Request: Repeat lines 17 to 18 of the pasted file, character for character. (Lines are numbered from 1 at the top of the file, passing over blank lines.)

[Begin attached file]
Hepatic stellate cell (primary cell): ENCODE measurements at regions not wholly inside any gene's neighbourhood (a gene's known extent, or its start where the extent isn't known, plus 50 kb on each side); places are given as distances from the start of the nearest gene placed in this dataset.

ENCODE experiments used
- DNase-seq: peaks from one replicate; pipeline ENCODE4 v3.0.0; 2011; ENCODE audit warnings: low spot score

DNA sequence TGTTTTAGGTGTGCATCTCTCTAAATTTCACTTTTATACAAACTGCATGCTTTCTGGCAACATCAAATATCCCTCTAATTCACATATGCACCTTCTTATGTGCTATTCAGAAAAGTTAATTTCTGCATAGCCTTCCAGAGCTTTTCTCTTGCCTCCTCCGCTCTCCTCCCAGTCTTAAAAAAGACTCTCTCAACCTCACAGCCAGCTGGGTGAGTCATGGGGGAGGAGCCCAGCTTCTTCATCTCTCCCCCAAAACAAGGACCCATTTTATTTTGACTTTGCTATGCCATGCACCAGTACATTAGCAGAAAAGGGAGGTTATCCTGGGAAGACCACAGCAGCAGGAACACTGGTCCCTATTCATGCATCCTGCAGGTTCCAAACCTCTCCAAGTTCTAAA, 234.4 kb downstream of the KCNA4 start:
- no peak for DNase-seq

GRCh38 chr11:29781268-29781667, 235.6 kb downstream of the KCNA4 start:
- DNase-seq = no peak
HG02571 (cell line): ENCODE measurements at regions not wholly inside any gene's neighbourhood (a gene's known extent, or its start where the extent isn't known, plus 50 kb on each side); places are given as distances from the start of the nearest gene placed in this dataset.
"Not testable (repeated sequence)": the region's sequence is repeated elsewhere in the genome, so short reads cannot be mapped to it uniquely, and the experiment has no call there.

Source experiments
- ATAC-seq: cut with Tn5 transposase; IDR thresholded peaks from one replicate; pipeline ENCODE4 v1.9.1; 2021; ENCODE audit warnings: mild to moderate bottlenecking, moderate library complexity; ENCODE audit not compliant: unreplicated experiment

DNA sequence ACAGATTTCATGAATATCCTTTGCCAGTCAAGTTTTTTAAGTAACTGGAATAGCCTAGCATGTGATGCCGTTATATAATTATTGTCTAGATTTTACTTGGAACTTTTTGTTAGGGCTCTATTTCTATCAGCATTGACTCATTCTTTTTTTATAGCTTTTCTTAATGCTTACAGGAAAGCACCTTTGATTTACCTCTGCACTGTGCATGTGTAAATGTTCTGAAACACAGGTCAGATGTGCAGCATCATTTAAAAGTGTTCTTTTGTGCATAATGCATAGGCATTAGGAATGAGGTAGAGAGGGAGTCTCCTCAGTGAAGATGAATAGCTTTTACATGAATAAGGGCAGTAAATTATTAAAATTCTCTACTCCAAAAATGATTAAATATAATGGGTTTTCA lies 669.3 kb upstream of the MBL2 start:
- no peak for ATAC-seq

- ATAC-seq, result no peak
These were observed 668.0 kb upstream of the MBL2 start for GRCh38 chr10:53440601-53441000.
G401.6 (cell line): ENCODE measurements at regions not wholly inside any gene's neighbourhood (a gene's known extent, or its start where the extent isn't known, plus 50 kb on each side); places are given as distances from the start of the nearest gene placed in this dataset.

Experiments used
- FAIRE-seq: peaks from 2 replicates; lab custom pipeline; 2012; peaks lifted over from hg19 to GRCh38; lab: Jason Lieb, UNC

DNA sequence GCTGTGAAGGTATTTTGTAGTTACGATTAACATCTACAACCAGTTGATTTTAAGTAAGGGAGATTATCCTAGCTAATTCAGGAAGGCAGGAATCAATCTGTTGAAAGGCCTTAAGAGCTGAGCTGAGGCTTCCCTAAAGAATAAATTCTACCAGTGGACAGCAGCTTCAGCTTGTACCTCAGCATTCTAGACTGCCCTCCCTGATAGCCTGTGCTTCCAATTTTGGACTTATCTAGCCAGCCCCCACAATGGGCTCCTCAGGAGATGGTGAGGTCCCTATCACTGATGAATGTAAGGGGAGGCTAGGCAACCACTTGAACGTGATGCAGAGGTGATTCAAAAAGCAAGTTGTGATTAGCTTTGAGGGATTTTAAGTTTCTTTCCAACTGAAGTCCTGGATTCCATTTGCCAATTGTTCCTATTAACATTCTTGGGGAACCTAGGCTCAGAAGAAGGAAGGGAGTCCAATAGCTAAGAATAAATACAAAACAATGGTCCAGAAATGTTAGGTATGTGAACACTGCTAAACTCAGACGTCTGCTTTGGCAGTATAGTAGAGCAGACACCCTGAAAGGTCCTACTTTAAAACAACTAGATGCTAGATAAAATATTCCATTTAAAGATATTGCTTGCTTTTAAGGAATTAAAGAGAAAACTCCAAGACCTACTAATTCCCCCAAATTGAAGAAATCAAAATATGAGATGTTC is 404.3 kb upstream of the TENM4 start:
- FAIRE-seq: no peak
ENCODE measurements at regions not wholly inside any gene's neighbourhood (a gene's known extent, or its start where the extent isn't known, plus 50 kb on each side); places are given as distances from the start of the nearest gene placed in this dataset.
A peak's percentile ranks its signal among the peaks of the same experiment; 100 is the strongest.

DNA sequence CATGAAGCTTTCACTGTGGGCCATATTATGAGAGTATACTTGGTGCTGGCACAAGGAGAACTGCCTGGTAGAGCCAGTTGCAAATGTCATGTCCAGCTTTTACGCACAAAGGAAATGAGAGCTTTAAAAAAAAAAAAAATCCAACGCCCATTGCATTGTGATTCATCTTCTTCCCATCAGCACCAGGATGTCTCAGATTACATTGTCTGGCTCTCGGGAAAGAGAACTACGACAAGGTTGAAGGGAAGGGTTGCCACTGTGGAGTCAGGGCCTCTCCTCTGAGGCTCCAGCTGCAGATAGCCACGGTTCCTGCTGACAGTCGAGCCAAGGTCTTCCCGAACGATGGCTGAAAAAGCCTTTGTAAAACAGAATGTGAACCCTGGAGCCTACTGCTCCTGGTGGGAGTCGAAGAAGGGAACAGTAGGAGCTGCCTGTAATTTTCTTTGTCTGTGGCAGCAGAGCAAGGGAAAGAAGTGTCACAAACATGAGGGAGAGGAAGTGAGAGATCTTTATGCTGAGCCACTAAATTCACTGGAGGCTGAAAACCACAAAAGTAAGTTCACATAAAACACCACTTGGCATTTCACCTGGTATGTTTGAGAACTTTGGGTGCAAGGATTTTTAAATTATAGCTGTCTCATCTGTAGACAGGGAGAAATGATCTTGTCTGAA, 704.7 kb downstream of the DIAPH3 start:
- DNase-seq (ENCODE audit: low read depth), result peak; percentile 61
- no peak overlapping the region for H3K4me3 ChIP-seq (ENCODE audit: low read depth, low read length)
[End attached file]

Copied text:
Experiments used
- FAIRE-seq: peaks from 2 replicates; lab custom pipeline; 2012; peaks lifted over from hg19 to GRCh38; lab: Jason Lieb, UNC